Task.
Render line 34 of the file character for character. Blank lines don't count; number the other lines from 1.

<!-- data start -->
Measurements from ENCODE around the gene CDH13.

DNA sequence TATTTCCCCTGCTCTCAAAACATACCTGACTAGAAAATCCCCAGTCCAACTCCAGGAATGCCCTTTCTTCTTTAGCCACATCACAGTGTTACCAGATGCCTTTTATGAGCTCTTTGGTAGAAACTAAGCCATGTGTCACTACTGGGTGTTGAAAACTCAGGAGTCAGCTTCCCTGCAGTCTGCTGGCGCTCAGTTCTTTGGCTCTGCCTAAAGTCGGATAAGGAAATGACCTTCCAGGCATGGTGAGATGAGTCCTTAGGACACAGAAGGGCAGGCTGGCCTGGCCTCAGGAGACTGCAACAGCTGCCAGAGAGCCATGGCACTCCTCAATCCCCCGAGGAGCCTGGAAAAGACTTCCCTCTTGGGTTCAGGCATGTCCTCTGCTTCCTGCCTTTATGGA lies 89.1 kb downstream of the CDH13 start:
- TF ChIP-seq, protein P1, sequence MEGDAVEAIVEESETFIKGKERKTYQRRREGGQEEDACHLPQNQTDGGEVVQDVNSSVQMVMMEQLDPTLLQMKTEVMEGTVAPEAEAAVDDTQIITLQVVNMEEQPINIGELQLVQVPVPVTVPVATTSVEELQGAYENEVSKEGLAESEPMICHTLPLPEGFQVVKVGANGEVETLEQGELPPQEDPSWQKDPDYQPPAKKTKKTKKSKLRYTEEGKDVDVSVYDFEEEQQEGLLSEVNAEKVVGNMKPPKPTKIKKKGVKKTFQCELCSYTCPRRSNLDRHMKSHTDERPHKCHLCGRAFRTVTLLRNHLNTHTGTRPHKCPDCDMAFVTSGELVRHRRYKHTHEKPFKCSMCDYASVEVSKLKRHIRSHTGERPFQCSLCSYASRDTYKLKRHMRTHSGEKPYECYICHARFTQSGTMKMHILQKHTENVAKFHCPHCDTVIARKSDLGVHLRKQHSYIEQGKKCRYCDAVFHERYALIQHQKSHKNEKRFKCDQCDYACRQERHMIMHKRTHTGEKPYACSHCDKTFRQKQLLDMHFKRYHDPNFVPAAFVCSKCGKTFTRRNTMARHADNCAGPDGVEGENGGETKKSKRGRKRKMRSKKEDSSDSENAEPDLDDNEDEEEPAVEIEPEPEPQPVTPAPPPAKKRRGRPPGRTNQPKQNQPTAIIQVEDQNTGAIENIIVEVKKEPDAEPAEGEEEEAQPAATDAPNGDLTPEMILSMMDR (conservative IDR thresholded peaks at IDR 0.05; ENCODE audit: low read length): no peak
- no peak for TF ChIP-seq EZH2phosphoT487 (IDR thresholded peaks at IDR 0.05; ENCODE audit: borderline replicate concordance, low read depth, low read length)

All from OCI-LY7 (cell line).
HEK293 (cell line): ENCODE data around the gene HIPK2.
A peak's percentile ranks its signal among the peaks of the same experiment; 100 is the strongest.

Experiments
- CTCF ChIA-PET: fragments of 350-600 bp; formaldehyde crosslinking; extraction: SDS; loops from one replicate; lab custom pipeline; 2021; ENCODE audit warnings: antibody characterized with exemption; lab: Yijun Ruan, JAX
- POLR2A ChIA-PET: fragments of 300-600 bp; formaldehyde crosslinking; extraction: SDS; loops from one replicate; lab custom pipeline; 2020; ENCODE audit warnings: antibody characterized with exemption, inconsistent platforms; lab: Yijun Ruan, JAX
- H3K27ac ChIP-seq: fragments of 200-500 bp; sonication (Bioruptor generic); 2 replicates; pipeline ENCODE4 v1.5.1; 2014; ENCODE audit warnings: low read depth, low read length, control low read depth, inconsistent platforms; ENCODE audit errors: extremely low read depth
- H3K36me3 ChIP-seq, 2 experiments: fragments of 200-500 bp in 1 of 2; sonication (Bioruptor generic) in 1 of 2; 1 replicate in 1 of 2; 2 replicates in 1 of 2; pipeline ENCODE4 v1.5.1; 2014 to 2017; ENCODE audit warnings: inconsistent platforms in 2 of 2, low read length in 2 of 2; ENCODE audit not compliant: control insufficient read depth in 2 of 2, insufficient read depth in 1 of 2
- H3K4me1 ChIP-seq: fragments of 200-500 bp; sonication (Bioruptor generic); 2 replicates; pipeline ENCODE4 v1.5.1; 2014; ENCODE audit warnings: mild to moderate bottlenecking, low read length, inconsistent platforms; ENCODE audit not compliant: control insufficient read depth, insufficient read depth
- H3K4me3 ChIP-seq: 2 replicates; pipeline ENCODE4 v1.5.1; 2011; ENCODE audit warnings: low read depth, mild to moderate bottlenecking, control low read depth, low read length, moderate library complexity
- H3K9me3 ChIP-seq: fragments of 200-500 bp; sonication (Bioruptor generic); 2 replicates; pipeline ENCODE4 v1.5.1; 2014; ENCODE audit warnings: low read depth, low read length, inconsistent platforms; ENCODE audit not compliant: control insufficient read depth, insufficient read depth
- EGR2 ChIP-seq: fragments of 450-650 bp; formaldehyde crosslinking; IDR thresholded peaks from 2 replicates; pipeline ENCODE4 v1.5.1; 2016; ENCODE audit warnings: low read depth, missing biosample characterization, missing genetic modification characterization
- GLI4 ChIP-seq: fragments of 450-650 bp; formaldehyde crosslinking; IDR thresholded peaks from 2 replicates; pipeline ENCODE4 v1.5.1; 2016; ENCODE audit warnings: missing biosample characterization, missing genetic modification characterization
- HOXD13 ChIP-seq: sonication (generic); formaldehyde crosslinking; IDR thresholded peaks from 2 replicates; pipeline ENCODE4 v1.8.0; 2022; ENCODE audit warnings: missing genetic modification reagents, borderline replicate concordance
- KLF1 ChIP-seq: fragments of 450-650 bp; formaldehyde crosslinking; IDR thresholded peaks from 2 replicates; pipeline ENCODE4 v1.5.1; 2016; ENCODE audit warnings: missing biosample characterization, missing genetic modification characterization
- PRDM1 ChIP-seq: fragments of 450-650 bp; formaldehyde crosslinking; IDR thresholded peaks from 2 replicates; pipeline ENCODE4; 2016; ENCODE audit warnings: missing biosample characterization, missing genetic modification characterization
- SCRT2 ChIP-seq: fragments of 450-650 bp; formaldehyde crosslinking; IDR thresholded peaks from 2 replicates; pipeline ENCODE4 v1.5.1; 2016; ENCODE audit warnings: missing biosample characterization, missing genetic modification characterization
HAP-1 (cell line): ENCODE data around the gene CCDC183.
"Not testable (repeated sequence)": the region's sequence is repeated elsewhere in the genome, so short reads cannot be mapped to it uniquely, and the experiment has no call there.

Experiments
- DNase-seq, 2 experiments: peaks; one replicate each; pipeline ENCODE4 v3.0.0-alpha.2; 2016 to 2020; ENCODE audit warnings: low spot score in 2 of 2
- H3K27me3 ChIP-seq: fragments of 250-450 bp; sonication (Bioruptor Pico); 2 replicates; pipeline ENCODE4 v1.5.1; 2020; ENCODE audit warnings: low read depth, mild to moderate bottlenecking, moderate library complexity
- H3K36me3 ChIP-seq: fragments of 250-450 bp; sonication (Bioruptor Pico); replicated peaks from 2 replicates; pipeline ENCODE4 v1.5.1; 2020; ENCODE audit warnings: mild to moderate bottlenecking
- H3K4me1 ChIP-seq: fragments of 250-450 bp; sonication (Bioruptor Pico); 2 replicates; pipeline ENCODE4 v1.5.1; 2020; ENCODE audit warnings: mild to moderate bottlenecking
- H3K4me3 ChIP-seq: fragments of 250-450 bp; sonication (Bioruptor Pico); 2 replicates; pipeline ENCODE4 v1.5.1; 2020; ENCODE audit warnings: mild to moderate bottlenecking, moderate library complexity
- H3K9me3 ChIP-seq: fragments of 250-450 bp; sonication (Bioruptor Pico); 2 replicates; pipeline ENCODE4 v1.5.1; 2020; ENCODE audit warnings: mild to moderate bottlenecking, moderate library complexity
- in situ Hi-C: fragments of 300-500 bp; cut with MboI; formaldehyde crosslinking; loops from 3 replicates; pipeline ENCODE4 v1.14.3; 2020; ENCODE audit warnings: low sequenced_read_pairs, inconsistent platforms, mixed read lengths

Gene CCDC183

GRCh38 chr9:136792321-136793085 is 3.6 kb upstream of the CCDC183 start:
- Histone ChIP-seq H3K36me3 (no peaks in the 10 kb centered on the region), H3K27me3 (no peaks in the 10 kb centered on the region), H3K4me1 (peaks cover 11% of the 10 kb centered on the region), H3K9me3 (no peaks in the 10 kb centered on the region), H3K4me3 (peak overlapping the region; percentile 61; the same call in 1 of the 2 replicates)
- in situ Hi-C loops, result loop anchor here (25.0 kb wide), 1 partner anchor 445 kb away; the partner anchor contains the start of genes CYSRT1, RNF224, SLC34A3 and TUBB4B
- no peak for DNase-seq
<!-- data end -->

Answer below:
- Histone ChIP-seq H3K36me3 (no peaks in the 10 kb centered on the region), H3K27me3 (no peaks in the 10 kb centered on the region), H3K4me1 (peaks cover 11% of the 10 kb centered on the region), H3K9me3 (no peaks in the 10 kb centered on the region), H3K4me3 (peak overlapping the region; percentile 61; the same call in 1 of the 2 replicates)